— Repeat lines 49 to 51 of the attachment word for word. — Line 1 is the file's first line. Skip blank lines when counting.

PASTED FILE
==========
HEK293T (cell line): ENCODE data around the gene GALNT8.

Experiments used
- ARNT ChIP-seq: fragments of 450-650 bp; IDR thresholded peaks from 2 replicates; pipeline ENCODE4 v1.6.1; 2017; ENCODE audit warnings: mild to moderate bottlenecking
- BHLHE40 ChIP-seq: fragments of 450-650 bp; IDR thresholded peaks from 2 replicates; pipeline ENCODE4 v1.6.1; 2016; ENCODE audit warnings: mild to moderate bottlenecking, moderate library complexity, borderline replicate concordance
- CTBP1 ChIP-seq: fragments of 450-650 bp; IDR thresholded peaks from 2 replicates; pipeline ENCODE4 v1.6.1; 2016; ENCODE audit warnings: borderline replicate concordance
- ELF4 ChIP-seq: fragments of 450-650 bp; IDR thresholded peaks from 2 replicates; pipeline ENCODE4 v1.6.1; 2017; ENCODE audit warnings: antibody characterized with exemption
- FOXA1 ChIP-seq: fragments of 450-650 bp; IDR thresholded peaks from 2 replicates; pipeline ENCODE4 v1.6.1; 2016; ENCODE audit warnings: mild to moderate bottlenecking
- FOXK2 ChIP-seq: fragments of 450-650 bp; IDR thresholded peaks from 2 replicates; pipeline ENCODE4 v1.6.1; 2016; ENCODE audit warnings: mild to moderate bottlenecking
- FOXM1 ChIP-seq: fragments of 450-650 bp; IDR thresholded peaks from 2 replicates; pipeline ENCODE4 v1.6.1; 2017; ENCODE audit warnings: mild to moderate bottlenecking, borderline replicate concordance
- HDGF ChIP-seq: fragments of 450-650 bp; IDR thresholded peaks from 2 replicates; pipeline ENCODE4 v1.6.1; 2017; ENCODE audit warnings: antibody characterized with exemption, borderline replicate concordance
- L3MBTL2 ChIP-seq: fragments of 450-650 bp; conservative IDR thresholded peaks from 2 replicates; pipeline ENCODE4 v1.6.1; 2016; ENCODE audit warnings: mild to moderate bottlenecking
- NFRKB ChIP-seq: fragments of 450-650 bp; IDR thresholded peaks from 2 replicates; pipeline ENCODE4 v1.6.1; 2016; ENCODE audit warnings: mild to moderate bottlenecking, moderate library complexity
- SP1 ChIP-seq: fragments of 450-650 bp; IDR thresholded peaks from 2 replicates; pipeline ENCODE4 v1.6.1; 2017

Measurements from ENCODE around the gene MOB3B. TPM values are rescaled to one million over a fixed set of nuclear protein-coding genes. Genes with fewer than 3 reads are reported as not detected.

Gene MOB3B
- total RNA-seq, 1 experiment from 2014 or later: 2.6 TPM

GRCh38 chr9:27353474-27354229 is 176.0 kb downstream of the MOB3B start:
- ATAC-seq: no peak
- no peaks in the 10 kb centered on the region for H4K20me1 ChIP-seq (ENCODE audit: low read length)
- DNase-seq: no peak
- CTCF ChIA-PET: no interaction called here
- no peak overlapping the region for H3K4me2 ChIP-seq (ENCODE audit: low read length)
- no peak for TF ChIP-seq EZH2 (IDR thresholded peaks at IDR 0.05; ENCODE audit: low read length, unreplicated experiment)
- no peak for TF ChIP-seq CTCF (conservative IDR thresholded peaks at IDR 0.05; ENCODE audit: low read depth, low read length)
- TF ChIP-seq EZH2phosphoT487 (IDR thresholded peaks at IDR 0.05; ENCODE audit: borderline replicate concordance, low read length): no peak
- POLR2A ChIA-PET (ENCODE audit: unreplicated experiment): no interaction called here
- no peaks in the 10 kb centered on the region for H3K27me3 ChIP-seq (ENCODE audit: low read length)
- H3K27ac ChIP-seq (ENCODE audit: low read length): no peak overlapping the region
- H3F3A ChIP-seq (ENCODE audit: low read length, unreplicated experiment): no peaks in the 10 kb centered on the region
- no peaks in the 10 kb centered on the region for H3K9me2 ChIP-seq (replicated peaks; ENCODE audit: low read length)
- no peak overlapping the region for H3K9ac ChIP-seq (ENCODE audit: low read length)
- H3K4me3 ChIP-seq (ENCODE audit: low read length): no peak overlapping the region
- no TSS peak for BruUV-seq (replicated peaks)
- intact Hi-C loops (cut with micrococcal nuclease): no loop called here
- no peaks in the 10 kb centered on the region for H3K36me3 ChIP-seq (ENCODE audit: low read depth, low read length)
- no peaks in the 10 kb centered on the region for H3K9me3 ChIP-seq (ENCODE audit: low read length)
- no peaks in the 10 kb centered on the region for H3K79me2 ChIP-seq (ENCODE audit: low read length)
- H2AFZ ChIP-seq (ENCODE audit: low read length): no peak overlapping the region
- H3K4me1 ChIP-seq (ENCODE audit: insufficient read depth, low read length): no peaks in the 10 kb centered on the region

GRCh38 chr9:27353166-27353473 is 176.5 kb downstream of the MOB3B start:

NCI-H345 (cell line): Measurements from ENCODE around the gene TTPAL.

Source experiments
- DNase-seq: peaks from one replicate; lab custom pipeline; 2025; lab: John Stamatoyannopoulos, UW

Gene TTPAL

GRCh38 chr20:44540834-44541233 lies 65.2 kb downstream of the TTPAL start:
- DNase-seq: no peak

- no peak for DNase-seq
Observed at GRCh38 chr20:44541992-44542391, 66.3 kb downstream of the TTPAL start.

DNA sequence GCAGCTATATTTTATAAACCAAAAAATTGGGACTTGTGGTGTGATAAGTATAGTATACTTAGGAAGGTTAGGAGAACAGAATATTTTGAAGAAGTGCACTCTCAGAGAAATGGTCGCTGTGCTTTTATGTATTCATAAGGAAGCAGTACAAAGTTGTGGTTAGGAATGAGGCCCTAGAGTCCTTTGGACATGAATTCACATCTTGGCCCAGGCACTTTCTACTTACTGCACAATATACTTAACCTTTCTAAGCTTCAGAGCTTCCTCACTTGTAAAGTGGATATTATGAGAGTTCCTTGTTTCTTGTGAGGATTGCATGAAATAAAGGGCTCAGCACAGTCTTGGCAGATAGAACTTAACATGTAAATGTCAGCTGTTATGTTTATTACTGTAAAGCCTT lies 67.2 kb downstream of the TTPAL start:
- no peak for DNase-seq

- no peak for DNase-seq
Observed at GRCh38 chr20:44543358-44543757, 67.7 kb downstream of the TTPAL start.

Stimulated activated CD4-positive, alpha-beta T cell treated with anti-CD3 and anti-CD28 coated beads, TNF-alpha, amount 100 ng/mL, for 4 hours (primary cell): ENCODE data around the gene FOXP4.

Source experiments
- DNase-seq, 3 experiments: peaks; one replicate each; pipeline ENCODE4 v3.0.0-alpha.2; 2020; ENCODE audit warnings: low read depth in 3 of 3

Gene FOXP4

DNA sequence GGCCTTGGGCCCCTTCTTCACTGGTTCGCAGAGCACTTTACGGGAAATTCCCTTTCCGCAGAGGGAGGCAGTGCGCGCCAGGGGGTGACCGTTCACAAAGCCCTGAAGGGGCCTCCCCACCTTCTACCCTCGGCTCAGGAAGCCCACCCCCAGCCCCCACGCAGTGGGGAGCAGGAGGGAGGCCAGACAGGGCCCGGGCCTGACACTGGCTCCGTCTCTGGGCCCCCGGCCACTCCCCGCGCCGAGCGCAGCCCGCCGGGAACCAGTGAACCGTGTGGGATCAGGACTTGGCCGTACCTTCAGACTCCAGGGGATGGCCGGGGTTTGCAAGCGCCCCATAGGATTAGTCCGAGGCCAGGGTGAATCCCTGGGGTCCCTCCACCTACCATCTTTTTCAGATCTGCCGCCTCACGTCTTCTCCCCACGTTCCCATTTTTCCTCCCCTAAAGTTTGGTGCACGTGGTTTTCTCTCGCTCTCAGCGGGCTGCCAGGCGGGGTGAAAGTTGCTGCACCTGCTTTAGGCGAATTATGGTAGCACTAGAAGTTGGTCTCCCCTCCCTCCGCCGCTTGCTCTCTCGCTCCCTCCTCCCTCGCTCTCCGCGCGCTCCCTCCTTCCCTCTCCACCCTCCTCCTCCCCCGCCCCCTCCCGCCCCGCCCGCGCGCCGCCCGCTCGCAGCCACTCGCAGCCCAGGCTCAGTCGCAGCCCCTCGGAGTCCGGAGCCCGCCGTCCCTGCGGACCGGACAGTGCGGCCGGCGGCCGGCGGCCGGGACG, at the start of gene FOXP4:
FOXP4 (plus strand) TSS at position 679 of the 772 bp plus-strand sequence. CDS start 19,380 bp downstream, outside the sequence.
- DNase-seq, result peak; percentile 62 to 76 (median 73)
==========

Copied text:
DNA sequence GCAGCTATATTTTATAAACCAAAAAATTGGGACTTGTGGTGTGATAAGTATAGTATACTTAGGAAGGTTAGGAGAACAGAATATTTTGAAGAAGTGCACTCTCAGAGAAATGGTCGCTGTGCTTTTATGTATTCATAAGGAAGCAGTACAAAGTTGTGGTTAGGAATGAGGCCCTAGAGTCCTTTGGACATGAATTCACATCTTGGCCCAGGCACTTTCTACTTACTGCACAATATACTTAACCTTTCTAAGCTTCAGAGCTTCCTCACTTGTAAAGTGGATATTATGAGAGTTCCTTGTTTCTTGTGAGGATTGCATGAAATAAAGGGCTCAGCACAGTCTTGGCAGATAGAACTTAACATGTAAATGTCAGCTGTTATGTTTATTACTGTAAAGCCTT lies 67.2 kb downstream of the TTPAL start:
- no peak for DNase-seq

- no peak for DNase-seq